[In the Gender Perspectives series, I aim to highlight diverse kinds of personal narratives and reflections on gender, gender presentation, and identity, to broaden the gender conversation and boost a variety of voices. Check out the rest of the series.]
The author of “this is a gender blog” writes their narrative of coming to a gender variant/androgyne identity:
There isn’t a real narrative in how I came into terms of my gender identity. More than anything else, it was something that grew on its own separate accord – an asset of myself I’m still growing to accept. This was all a result of my influences, social and cultural. Interests weren’t so much of a contributing factor, even though I likened to both typically masculine and feminine parts of Western culture, be it toys, TV shows, comics, what have you.
Even though my gender has a firm definition, I’m technically still exploring myself.
Eliot does some thinking about what sorts of things cause a person to be read as one gender or another. (Of course, it’s never the things that cissexist assholes insist are definitive of gender.)
As someone who lived for a long time as a girl and now dresses quite masculinely, I am most frequently read in public as a butch girl/a lesbian. Not that there’s anything wrong with being a lesbian. Just that I’m not one (and also, not all lesbians wear plaid button-downs and loose jeans.) And this is despite the fact that I can be wearing entirely “men’s” clothing–from underwear and socks out to shirt, pants, sweater, and jacket. When I wear a chest binder, I have a flatter chest than lots of cisgendered men do. When I wear a packer (a prosthetic phallus), I’ve got a bigger dick than most cis men do, and because of the way men’s pants fit on people with exaggerated hips, it’s also more prominent than a lot of cis guys’ packages. But I still get read as a woman. Similarly, my trans sisters can wear all kinds of makeup, pink dresses and hose and high-heeled shoes, and still get treated as a “man”.
Now my biggest issue with the current set of gender neutral titles is that society doesn’t understand and recognise alternative family structures. At the time we were having this discussion, neither of us had the language for describing ourselves in terms of genderqueer or non binary, which resulted in us framing our family in the most socially obvious framework. Lesbian parents. We chose to use mommy (me) and mama (spouse) as these words have a societally weighted meaning. The relationship of mommy or mama to child is obvious and doesn’t require explanation. Using those terms becomes shorthand for “we are a family, these are our kids” without having to educate people on our family structure.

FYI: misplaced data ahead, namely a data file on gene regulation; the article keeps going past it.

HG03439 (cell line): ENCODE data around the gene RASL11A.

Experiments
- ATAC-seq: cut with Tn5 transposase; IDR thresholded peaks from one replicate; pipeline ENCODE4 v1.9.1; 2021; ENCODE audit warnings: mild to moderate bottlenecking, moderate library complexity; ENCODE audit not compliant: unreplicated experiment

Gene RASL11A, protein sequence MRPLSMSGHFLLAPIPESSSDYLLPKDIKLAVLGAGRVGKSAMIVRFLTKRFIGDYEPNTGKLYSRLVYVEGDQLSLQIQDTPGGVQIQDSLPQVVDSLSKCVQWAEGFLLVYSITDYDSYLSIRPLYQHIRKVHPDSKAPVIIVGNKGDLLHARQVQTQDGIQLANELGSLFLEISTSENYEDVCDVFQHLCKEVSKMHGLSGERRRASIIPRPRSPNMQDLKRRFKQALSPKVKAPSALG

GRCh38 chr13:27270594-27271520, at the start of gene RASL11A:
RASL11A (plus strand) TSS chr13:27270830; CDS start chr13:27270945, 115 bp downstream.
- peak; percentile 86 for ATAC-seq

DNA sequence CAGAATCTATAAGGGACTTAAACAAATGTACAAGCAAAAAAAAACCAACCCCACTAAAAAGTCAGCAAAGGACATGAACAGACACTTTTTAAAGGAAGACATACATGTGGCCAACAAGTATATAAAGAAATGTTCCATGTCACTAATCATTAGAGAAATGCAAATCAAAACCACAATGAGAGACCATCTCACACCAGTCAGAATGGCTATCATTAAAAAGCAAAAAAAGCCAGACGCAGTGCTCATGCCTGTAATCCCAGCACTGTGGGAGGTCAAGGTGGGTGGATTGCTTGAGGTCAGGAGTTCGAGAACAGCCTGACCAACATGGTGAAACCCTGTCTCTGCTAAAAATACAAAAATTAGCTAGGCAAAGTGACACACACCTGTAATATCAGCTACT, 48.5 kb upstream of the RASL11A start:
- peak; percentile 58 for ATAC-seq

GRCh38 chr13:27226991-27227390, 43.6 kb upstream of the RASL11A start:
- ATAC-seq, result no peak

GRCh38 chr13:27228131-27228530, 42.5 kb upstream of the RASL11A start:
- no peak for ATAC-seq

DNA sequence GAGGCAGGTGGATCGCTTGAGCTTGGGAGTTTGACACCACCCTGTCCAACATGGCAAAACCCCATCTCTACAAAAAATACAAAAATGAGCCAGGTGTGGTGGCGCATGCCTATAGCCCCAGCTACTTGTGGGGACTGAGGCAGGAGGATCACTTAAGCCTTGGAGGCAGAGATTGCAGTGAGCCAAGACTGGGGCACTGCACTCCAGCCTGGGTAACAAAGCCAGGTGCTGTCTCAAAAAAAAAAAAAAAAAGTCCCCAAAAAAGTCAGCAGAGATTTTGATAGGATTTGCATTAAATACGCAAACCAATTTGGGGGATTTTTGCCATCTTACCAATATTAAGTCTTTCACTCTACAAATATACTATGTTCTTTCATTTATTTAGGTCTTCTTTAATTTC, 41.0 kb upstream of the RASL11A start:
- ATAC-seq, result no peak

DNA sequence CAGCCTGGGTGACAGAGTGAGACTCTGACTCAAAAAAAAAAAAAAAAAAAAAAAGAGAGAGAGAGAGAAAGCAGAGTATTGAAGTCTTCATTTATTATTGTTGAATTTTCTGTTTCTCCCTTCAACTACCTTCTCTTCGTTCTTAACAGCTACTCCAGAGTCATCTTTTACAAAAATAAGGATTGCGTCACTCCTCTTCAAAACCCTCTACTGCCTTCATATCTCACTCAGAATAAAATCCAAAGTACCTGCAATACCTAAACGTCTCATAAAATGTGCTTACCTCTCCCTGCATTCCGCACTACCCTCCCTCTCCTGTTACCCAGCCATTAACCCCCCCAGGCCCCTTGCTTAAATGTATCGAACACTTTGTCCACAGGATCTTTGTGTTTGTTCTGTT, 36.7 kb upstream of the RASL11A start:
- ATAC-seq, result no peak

In hindsight I am disappointed that I bought into the heteronormative structuring of family. I feel awkward that I put so much weighting on the opinion of society to give validity to our little family unit. Why do we have to be a mommy and a mama to ensure credibility in our roles as parents?
In real life, I plan my outfits before going out, and when I put them on, I have memories about my previous experiences. A certain dress will be the one I wore when my friend said I love you. My bunny rabbit flats are often complimented for being cute—and cute is what I aim for, so I keep on wearing them. When a random dude on the street harasses me with some transphobic bullshit, wearing cute shoes, a cute dress, having freshly shaven legs, and knowing my makeup is at least half-decent all give me a fairly good armor score, so I can be bothered a lot less.
In Splatoon, the more you wear any given accessory, the more abilities you unlock. I’ve seen similar mechanics in other games, but never something that seems to so directly work as an analogue for the way I experience clothing as powerful items that gain in power with more use and care. Sure, you can use a snail shell as a shortcut, but can’t you say the same about sewing on a patch or adding rivets, bedazzling, or so on? Nobody in the Splatoon universe tells you how cute you look, but nothing needs be said.
I never had outlets for my gender identity or expression growing up, and most of the avenues I did find were highly monitored or criticised, either by my family or my peers at school. Instead I buried myself in books and gaming, with Harry Potter and Pokémon becoming my main forms of self-expression and validation.
Ralts represented in the Pokémon world everything that I unconsciously felt about my own body and gender: that it was completely ambiguous and devoid of gendered presumptions.